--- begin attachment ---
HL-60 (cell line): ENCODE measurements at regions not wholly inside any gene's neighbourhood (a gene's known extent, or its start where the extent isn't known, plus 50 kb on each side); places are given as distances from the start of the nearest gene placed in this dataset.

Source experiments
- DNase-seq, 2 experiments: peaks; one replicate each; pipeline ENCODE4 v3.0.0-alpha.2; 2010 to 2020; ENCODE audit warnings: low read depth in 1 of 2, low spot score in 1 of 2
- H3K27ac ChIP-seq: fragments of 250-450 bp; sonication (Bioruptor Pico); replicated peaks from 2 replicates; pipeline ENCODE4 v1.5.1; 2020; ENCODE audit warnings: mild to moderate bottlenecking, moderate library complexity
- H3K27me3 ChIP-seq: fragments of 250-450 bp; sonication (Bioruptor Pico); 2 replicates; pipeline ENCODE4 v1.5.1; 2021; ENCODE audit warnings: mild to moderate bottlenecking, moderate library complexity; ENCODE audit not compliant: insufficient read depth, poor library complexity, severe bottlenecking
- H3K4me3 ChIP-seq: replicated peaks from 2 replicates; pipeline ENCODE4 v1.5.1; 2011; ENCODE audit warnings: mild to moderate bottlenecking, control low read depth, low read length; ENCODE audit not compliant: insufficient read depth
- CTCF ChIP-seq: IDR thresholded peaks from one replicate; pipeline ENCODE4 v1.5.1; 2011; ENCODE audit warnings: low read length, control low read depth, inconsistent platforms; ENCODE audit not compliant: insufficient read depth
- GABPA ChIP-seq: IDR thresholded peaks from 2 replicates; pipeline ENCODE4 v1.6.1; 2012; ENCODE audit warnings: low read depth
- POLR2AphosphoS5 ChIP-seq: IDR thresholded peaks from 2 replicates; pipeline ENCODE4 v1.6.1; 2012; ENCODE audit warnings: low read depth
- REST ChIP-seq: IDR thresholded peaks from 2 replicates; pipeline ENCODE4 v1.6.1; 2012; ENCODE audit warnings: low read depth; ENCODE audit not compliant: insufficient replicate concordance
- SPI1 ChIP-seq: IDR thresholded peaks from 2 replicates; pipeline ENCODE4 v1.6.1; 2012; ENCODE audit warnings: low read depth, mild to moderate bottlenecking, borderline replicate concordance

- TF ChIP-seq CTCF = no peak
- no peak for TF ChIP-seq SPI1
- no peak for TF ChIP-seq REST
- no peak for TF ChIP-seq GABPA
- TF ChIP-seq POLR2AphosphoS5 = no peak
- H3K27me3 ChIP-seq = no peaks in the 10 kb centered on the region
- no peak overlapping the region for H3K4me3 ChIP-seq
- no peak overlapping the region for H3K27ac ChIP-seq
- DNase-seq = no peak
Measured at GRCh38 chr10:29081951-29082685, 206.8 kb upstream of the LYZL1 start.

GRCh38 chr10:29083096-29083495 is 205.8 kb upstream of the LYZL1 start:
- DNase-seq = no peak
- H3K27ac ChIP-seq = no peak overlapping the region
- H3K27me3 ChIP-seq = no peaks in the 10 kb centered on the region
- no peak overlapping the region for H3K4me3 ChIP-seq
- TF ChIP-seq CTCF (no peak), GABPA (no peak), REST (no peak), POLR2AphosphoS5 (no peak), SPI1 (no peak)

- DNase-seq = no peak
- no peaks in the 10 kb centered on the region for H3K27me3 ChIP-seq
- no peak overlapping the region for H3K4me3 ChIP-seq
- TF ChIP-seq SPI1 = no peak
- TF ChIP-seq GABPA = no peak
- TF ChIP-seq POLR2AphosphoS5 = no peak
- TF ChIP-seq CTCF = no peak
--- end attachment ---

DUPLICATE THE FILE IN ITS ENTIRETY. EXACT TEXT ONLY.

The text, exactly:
HL-60 (cell line): ENCODE measurements at regions not wholly inside any gene's neighbourhood (a gene's known extent, or its start where the extent isn't known, plus 50 kb on each side); places are given as distances from the start of the nearest gene placed in this dataset.

Source experiments
- DNase-seq, 2 experiments: peaks; one replicate each; pipeline ENCODE4 v3.0.0-alpha.2; 2010 to 2020; ENCODE audit warnings: low read depth in 1 of 2, low spot score in 1 of 2
- H3K27ac ChIP-seq: fragments of 250-450 bp; sonication (Bioruptor Pico); replicated peaks from 2 replicates; pipeline ENCODE4 v1.5.1; 2020; ENCODE audit warnings: mild to moderate bottlenecking, moderate library complexity
- H3K27me3 ChIP-seq: fragments of 250-450 bp; sonication (Bioruptor Pico); 2 replicates; pipeline ENCODE4 v1.5.1; 2021; ENCODE audit warnings: mild to moderate bottlenecking, moderate library complexity; ENCODE audit not compliant: insufficient read depth, poor library complexity, severe bottlenecking
- H3K4me3 ChIP-seq: replicated peaks from 2 replicates; pipeline ENCODE4 v1.5.1; 2011; ENCODE audit warnings: mild to moderate bottlenecking, control low read depth, low read length; ENCODE audit not compliant: insufficient read depth
- CTCF ChIP-seq: IDR thresholded peaks from one replicate; pipeline ENCODE4 v1.5.1; 2011; ENCODE audit warnings: low read length, control low read depth, inconsistent platforms; ENCODE audit not compliant: insufficient read depth
- GABPA ChIP-seq: IDR thresholded peaks from 2 replicates; pipeline ENCODE4 v1.6.1; 2012; ENCODE audit warnings: low read depth
- POLR2AphosphoS5 ChIP-seq: IDR thresholded peaks from 2 replicates; pipeline ENCODE4 v1.6.1; 2012; ENCODE audit warnings: low read depth
- REST ChIP-seq: IDR thresholded peaks from 2 replicates; pipeline ENCODE4 v1.6.1; 2012; ENCODE audit warnings: low read depth; ENCODE audit not compliant: insufficient replicate concordance
- SPI1 ChIP-seq: IDR thresholded peaks from 2 replicates; pipeline ENCODE4 v1.6.1; 2012; ENCODE audit warnings: low read depth, mild to moderate bottlenecking, borderline replicate concordance

- TF ChIP-seq CTCF = no peak
- no peak for TF ChIP-seq SPI1
- no peak for TF ChIP-seq REST
- no peak for TF ChIP-seq GABPA
- TF ChIP-seq POLR2AphosphoS5 = no peak
- H3K27me3 ChIP-seq = no peaks in the 10 kb centered on the region
- no peak overlapping the region for H3K4me3 ChIP-seq
- no peak overlapping the region for H3K27ac ChIP-seq
- DNase-seq = no peak
Measured at GRCh38 chr10:29081951-29082685, 206.8 kb upstream of the LYZL1 start.

GRCh38 chr10:29083096-29083495 is 205.8 kb upstream of the LYZL1 start:
- DNase-seq = no peak
- H3K27ac ChIP-seq = no peak overlapping the region
- H3K27me3 ChIP-seq = no peaks in the 10 kb centered on the region
- no peak overlapping the region for H3K4me3 ChIP-seq
- TF ChIP-seq CTCF (no peak), GABPA (no peak), REST (no peak), POLR2AphosphoS5 (no peak), SPI1 (no peak)

- DNase-seq = no peak
- no peaks in the 10 kb centered on the region for H3K27me3 ChIP-seq
- no peak overlapping the region for H3K4me3 ChIP-seq
- TF ChIP-seq SPI1 = no peak
- TF ChIP-seq GABPA = no peak
- TF ChIP-seq POLR2AphosphoS5 = no peak
- TF ChIP-seq CTCF = no peak